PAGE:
Russian industry output suffers record fall in Jan

MOSCOW - Russian industrial output contracted by a fifth in January, the biggest monthly fall in the series' seven-year history, according to data on Monday that heightens the risk the economy will shrink more than expected in 2009.

By (Reuters)

Published: Mon 16 Feb 2009, 8:01 PM

Last updated: Sun 5 Apr 2015, 10:23 PM

Slowing demand at home and abroad due to the global financial crisis meant output fell 19.9 percent in January compared with the previous month. It declined 16 percent from a year earlier, steeper than the 11.5 percent drop that had been expected by economists.

"It's a dramatic number, it's like a cold shower in the morning," said Gintaras Shlizhyus, analyst at RZB.

"It increases the possibility of a serious economic slowdown, and of forecasts for (2009) GDP being revised down."

Russia's economy is seen entering its first recession in a decade this year, with the government forecasting a 0.2 percent drop in gross domestic product and analysts expecting a contraction of 0.8 percent.

Manufacturing was the worst performing component of industrial output, falling by a third from the previous month and nearly a quarter from a year earlier.

Companies face reduced demand due to the economic crisis at home, where 1.8 million people have lost their jobs since August, and abroad.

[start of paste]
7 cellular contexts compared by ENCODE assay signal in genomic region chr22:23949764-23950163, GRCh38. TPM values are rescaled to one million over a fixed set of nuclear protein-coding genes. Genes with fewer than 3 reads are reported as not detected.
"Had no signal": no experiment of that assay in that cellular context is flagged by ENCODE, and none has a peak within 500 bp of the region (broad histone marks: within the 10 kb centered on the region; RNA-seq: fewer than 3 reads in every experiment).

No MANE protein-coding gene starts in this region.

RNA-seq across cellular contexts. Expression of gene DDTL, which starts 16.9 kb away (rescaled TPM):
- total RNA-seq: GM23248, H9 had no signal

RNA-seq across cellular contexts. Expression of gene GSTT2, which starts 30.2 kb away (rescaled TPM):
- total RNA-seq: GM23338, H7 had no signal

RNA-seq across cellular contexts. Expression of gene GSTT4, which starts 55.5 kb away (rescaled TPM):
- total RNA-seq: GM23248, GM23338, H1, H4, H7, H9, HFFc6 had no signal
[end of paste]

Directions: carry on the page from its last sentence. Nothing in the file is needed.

Moreover, the global credit crunch has made it hard to secure fresh funding or refinance old loans, both for the companies and for would-be buyers of their goods.

Ordinary Russians are finding it more difficult to afford new cars, and harder to get car loans. This is leading to factory stoppages and shorter working weeks at key manufacturers, including AvtoVAZ AVAZ.MM and truck maker Kamaz KMAZ.MM.

Production of tyres, cars and buses all fell by 80 percent or more compared with a year ago.

Data out last week showed car sales contracted by a third in January -- a sharp turnaround for a country that had been expected to overtake Germany as Europe's largest car market this year [ID:nLC766828].

Construction-related materials also saw a sharp fall in production, with output of cement down by around 40 percent.

Reflecting the sharp slowdown in output, freight shipments by rail slumped 35 percent year-on-year and Russian Railways monopoly expects freight to be down 20 percent for 2009.

Faced with the worst economic outlook in a decade, the Russian government faces a tough choice between scaling down budget spending and anti-crisis measures after the oil price fall wiped out a third of projected revenues, Finance Minister Alexei Kudrin told Reuters on Monday. [ID:nLF417126]

Analysts say manufacturers may start to benefit later in the year from the weaker rouble.

The currency has lost more than a third of its value versus the dollar RUB in six months, which typically makes domestic goods more attractive than foreign ones.

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